Maryland coach Gary Williams has talked frequently about Jordan Williams' ability to play with his back to the basket.
More importantly, the freshman embraces that approach.
When you think about it, Maryland hasn't had a four-year player like that since Lonny Baxter. At least that was my hypothesis.
That discounts guys like Bambale Osby, Jamar Smith and Ryan Randle --- JUCO additions, each and every one. But they've all been needed almost precisely because the Terps couldn't find an effective back-to-the-basket big.
"Ryan was good. He wanted to do it that way," Gary Williams said. "Tahj Holden was a step-out guys. He liked to shoot the 3 at 6-10, 260. And Ekene Ibekwe wanted to be a second guard. I guess that's a yes."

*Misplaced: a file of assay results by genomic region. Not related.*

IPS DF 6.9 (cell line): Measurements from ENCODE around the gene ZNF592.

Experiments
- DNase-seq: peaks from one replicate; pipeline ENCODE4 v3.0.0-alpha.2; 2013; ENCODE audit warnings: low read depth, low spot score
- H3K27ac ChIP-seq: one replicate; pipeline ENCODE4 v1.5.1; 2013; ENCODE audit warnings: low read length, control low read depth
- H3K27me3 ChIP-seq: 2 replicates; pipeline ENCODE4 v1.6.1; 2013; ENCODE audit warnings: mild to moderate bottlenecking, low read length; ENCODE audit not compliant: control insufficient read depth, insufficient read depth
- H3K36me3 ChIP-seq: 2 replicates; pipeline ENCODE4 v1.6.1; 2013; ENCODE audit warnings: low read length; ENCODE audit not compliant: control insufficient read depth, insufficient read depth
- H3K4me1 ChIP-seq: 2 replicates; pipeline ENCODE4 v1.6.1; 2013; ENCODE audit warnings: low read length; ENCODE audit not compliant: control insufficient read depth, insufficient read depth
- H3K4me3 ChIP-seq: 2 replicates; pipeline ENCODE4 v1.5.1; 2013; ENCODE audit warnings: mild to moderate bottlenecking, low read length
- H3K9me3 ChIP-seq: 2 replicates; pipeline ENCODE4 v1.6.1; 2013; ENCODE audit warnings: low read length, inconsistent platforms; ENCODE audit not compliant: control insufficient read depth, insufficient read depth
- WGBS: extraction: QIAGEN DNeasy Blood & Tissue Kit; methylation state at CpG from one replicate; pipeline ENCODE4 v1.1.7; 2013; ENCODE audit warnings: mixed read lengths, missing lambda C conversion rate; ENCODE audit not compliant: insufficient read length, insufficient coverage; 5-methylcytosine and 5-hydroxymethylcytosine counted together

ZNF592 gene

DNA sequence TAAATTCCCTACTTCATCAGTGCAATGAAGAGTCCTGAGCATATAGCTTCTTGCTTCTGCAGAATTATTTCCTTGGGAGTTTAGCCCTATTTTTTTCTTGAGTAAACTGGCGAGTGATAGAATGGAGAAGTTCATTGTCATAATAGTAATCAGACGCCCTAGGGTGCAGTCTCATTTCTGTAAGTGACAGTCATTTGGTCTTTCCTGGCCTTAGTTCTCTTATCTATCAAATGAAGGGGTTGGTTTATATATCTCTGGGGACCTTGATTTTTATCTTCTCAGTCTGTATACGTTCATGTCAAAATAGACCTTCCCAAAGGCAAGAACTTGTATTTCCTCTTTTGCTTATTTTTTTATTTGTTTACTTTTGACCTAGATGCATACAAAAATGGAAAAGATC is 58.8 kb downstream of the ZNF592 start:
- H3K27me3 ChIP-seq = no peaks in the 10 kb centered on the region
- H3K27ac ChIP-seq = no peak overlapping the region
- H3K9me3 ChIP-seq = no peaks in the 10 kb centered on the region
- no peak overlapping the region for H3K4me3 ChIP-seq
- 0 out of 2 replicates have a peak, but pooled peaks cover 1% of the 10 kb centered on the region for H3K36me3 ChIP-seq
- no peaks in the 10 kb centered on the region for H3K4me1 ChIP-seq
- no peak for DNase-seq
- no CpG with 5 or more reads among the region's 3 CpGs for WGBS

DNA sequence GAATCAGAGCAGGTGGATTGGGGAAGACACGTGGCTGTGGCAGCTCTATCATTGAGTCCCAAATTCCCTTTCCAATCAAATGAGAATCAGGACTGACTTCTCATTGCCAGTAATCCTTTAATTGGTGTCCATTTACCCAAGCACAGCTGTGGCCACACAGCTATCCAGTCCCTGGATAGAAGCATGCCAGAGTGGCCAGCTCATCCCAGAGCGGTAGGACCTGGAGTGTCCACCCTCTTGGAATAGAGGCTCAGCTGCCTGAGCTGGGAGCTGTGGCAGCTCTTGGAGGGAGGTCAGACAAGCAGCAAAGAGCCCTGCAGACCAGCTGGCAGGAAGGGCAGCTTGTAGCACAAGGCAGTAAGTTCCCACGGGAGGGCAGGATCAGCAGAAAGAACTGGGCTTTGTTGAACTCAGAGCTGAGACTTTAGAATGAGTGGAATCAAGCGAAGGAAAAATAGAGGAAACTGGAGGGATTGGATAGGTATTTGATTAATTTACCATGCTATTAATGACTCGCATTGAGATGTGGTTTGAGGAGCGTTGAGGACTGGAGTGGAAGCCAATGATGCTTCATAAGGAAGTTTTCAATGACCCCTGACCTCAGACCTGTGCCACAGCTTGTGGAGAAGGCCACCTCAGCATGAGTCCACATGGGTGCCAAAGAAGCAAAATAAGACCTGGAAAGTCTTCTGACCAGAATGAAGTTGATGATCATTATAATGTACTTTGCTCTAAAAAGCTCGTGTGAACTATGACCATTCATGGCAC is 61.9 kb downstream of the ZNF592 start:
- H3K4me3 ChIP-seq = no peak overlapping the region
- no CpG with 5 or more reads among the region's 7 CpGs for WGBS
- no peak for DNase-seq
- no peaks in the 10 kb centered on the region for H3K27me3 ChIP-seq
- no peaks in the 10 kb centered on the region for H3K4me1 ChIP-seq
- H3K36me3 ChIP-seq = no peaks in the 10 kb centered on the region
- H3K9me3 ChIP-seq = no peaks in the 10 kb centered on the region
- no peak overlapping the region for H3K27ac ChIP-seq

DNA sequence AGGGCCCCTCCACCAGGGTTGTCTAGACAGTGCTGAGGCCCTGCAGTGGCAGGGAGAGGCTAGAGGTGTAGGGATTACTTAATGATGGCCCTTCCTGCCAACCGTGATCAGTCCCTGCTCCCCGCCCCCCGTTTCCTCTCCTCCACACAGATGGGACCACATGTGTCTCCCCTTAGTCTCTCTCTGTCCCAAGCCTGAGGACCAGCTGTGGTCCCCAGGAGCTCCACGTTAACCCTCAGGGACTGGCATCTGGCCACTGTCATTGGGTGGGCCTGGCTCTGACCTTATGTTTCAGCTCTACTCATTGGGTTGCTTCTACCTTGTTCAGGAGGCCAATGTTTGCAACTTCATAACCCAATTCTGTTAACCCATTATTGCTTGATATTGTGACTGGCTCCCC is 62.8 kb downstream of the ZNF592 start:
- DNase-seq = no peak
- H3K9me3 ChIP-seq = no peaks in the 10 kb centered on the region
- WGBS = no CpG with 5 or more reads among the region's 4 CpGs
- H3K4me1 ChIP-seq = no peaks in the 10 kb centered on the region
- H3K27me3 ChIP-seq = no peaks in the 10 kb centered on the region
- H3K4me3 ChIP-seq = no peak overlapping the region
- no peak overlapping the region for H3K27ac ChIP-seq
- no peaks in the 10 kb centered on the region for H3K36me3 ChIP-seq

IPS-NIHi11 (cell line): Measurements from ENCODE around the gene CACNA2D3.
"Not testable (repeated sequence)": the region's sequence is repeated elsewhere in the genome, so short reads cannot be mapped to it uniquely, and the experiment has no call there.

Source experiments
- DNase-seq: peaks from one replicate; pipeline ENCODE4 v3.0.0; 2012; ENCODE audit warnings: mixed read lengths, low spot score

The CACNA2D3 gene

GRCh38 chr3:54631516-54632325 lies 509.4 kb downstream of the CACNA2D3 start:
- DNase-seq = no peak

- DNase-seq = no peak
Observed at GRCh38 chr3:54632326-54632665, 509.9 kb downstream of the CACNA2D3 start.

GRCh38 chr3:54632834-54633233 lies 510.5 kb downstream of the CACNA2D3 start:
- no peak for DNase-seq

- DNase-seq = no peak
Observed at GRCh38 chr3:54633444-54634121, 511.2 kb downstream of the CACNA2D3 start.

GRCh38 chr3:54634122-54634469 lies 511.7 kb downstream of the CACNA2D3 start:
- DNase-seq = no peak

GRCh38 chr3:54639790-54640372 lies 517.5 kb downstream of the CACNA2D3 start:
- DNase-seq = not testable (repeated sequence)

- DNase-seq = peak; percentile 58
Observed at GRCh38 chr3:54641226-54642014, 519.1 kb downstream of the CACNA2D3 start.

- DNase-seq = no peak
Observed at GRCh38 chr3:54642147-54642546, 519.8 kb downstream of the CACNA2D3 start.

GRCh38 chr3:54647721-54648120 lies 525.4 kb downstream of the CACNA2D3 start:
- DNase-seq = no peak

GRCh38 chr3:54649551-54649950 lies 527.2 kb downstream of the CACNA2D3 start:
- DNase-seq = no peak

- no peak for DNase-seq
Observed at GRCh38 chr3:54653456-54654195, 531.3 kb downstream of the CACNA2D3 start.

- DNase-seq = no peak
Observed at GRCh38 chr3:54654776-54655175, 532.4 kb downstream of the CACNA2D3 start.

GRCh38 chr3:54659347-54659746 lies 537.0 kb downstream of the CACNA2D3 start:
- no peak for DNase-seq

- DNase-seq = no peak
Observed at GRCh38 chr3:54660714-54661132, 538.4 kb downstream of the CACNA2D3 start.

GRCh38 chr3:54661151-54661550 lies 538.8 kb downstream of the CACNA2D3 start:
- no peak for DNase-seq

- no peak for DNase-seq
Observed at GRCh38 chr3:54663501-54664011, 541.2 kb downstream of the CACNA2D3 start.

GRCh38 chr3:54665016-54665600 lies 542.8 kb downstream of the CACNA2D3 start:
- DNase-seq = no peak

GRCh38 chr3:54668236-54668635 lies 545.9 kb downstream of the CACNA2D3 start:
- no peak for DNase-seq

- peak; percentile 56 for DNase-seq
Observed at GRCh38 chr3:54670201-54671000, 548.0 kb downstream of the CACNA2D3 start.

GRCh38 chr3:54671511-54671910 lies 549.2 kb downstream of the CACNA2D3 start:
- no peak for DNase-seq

You can throw in the likes of James Gist and Travis Garrison into this group as well. Obviously, Dave Neal wasn't a conventional big man, either.
But it works for Jordan Williams --- especially with Gary Williams' system, even if it's apparently harder to find a player of Jordan Williams' ilk now than a decade ago.
"It is, but it's like being a catcher in baseball or a left-handed pitcher," Gary Williams said. "That might be the quickest way to the major leagues. The guy from Pittsburgh [DeJuan Blair] that had the knee problems that got drafted in the second round, he's gotten over 20 rebounds in a game in the NBA already. He's about 6-6. He's a Lonny Baxter-sized player. Coaches want guys that will rebound and play defense inside. That's a rarity. All those teams have guys that can shoot the ball. What they're looking for is what they don't have, which is a player that will rebound. They don't care if he's 6-2 or 7-2. If he can rebound, he'll play for them."